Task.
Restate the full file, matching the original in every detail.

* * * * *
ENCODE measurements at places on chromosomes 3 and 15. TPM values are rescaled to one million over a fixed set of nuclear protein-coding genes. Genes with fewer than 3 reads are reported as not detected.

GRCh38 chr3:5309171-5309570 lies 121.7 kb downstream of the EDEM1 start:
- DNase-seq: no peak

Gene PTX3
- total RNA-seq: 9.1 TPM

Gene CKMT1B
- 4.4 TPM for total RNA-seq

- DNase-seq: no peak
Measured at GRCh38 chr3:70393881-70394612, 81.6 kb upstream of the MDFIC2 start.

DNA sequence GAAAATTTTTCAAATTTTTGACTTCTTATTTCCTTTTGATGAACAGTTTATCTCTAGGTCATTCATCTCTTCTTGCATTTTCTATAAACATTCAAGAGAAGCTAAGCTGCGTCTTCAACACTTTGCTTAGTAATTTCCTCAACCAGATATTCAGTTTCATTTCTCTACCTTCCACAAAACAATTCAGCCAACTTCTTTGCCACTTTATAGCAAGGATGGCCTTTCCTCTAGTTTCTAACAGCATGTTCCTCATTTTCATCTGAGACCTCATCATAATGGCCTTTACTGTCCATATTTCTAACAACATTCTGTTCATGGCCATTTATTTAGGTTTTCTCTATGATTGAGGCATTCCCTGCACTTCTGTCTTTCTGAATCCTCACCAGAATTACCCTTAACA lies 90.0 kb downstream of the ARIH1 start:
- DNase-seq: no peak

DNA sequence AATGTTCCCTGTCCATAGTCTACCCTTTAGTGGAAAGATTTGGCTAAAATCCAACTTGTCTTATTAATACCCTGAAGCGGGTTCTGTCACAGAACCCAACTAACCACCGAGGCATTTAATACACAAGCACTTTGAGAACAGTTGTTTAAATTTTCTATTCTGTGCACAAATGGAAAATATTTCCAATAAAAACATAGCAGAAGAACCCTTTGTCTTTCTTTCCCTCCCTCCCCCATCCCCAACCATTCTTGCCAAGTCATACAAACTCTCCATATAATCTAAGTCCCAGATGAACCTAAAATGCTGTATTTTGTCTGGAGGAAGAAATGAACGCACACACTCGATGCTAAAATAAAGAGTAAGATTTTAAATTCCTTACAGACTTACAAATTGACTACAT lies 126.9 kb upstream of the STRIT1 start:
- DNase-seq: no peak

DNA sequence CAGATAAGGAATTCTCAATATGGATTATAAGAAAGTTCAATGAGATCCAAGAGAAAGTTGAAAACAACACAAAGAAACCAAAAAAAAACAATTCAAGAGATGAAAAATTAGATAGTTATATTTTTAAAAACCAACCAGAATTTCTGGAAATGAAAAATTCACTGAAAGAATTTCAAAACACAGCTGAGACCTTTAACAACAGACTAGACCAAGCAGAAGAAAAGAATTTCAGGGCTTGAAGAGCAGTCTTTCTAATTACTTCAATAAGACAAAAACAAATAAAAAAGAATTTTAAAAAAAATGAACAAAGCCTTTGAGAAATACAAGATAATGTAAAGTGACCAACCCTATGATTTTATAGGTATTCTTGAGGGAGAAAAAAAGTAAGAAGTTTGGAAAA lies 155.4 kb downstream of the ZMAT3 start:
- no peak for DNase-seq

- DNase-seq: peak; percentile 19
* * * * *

ENCODE measurements at places on chromosomes 3 and 15. TPM values are rescaled to one million over a fixed set of nuclear protein-coding genes. Genes with fewer than 3 reads are reported as not detected.

GRCh38 chr3:5309171-5309570 lies 121.7 kb downstream of the EDEM1 start:
- DNase-seq: no peak

Gene PTX3
- total RNA-seq: 9.1 TPM

Gene CKMT1B
- 4.4 TPM for total RNA-seq

- DNase-seq: no peak
Measured at GRCh38 chr3:70393881-70394612, 81.6 kb upstream of the MDFIC2 start.

DNA sequence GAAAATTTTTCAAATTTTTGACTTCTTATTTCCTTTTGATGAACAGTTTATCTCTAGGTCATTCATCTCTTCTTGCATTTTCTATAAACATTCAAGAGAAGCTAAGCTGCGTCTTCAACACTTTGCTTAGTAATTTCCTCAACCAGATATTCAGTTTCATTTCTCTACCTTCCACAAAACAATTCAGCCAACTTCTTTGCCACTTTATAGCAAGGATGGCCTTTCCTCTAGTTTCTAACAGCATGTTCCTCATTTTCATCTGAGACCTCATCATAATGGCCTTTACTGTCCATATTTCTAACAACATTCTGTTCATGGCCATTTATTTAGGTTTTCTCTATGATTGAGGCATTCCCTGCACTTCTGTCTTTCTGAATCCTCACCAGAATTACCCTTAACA lies 90.0 kb downstream of the ARIH1 start:
- DNase-seq: no peak

DNA sequence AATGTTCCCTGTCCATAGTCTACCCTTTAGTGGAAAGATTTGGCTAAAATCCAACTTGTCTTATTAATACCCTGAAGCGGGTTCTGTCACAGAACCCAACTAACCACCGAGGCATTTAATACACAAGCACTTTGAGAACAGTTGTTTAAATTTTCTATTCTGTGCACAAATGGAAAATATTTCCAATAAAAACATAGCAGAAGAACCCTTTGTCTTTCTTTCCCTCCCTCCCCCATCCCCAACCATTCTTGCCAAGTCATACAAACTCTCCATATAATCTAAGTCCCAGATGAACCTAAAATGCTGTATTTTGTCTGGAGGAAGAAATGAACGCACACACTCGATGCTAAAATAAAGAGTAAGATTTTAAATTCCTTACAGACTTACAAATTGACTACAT lies 126.9 kb upstream of the STRIT1 start:
- DNase-seq: no peak

DNA sequence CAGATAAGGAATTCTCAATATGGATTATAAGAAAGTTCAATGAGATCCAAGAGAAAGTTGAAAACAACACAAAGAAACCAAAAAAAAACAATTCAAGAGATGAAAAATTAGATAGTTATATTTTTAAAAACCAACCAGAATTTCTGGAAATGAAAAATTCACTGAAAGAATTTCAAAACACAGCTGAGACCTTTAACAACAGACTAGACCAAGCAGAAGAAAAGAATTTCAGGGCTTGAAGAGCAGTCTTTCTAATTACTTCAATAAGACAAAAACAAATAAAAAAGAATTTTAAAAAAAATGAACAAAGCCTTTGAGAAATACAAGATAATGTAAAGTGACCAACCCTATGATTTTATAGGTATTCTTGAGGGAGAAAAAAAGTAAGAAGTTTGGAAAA lies 155.4 kb downstream of the ZMAT3 start:
- no peak for DNase-seq

- DNase-seq: peak; percentile 19